Therefore, although I already have done the first part of the film (the money shot, Frodo running down the hill, cart scene, party scenes, etc.), I want to post this set, too, which, except for the last three (which do appear in the theatrical version), are new to my collection.
I so love to see the lighter side of Frodo. (I know you wouldn't guess it from all the suffering-Frodo sets I've done; but he suffers so well!) For this post, I browsed A Long Expected Party to see if there wasn't a nice excerpt to post with these images, but, no. Although I have enjoyed this film scene so many times I have begun to think it canon, the cart scene -- in fact, any such interaction between Gandalf and Frodo -- is a complete invention.
Interestingly, Frodo doesn't make an appearance in the book until after Bilbo has put on the Ring and vanished. Frodo's talked about, but he isn't actually in a scene. He has no scene with Gandalf until Gandalf is leaving. He has no scene with Bilbo at all. Reviewing the chapter this morning it struck me that Frodo has no scene with Bilbo until Rivendell.
In a way, this treatment of Frodo at the beginning is a rather neat device on Tolkien's part: the heir does not make his entrance in the narrative until his predecessor has literally left the stage. Even then, it is brief, but effective:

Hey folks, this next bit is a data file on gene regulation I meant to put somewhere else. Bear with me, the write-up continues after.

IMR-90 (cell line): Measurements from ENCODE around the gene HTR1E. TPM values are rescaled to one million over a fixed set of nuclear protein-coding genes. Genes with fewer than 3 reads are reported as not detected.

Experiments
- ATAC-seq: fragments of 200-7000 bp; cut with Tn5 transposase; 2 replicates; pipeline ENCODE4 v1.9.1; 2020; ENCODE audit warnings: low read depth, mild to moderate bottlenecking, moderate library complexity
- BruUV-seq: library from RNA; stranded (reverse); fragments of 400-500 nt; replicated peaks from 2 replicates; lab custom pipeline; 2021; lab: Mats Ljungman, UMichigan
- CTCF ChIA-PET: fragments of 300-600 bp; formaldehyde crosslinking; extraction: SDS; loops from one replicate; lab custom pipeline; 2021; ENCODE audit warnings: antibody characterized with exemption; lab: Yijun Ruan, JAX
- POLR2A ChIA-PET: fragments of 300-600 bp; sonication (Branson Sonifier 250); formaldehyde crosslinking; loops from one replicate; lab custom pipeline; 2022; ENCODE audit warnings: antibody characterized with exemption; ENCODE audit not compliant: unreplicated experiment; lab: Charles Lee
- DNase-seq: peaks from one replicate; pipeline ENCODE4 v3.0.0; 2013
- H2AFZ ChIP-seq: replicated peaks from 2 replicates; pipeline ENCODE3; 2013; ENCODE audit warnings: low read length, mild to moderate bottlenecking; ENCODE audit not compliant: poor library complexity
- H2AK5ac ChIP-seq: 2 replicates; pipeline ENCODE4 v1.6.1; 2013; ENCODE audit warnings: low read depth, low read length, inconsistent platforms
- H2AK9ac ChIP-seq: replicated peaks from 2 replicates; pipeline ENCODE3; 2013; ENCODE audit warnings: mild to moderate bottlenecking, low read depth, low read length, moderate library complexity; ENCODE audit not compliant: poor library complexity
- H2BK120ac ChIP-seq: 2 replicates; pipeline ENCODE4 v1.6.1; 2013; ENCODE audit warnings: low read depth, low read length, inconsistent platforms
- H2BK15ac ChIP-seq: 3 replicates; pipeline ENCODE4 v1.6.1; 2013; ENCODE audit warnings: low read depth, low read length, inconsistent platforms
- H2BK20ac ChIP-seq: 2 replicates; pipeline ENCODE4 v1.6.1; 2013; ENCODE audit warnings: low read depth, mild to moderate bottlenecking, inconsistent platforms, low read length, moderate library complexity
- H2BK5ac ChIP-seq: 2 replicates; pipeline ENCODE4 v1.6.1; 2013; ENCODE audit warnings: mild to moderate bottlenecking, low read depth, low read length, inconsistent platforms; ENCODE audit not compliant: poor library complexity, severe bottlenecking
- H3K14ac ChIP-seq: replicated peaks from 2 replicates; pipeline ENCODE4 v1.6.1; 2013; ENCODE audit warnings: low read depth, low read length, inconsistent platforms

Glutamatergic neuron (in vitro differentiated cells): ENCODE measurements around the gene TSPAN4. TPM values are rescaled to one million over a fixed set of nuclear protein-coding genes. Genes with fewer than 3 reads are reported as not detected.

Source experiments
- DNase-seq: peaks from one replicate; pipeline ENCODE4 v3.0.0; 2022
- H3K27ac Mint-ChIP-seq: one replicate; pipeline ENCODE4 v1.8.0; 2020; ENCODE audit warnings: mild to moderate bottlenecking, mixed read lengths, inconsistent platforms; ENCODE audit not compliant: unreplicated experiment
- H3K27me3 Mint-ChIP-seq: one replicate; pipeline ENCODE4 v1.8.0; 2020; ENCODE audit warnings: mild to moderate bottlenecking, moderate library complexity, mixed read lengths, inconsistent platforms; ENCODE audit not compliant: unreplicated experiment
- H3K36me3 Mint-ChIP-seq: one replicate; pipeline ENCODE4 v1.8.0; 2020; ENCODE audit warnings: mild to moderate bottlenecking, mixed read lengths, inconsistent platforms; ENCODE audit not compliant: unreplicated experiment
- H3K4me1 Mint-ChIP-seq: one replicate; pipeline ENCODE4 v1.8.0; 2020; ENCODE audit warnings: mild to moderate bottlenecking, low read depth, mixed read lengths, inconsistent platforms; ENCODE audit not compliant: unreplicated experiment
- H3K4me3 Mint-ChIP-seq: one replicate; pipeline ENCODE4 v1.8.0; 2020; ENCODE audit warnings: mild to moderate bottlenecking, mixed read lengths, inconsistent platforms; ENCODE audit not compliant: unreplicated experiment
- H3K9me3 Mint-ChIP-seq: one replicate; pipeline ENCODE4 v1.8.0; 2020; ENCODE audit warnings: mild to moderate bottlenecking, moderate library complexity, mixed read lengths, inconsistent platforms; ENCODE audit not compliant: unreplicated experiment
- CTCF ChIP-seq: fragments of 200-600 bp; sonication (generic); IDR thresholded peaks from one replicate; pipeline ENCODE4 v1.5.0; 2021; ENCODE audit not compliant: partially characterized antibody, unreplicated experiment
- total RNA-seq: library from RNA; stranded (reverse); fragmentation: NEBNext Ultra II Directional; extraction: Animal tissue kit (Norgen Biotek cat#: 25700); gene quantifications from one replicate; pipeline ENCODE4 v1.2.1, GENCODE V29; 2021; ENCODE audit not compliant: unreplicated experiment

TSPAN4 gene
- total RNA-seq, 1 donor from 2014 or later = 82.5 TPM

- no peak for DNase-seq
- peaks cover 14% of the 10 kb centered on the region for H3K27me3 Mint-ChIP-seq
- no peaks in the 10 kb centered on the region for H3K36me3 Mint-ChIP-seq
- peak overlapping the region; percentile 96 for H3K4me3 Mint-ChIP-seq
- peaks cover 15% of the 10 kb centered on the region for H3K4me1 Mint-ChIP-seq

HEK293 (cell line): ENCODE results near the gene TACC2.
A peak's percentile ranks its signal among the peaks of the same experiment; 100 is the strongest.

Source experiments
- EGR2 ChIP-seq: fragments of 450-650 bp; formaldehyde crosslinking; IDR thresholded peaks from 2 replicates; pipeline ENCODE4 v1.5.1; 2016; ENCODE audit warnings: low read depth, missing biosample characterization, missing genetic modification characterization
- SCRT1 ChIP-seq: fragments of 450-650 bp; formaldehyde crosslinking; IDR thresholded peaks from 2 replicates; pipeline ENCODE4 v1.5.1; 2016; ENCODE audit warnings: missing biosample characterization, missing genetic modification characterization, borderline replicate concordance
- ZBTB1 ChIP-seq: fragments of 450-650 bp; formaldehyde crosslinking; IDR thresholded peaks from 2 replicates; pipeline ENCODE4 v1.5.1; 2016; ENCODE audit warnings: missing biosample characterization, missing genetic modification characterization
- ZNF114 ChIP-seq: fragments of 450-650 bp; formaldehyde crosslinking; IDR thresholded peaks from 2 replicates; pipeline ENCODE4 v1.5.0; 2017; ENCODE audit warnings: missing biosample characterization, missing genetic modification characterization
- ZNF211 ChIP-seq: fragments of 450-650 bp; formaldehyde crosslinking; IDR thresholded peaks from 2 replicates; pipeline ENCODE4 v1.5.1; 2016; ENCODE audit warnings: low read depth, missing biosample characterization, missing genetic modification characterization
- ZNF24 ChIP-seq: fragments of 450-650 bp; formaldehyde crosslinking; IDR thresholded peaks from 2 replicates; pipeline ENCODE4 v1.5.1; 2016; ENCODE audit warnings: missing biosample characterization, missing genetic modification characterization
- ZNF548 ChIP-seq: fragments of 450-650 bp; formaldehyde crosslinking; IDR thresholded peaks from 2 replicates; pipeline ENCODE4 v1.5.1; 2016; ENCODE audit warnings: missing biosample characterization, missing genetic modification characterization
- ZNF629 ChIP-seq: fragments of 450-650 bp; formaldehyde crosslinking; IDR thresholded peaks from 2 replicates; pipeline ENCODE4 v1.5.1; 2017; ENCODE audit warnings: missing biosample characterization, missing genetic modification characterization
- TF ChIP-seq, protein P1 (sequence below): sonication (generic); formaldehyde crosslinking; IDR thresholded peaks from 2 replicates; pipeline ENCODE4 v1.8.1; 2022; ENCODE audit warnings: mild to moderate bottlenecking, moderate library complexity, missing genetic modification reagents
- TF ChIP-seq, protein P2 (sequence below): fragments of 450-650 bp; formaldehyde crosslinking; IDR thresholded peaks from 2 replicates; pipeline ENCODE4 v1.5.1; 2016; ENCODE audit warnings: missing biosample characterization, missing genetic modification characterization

Frodo was the only one present who said nothing. For some time he had sat silent beside Bilbo's empty chair, and ignored all remarks and questions. He had enjoyed the joke, of course, even though he had been in the know. He had difficulty in keeping from laughter at the indignant surprise of the guests. But at the same time he felt deeply troubled: he realized suddenly that he loved the old hobbit dearly. Most of the guests went on eating and drinking and discussing Bilbo Baggins' oddities, part and present; but the Sackville-Bagginses had already departed in wrath. Frodo did not want to have any more to do with the party. He gave orders for more wine to be served; then he got up and drained his own glass silently to the health of Bilbo, and slipped out the pavilion.
This is the first time we really see Frodo. Tolkien makes his entrance spare, but it lingers in the reader's mind.
In a very "human" way, Frodo had been prepared to take the affair lightly, sharing in the humour of it. But we see that his feelings about Bilbo's leaving differ from what he had expected. It is as if he only understood how he felt about Bilbo after he experienced Bilbo's loss.
But he keeps his feelings to himself. He doesn't burst into tears, he does what is required of him. Only after he has seen to his guests, making sure they have everything they need, does Frodo quietly slip away.
When I think of it, his first scene is very like his last.
As usual, I have tweaked these frames for contrast and sharpness. But, because the wide-screen images also have big black bars at the top and bottom, I also cropped and re-sized them.
~ Frodo in the cart scene from the EE version of FotR:
Other Frodo screencap entries listed and linked HERE.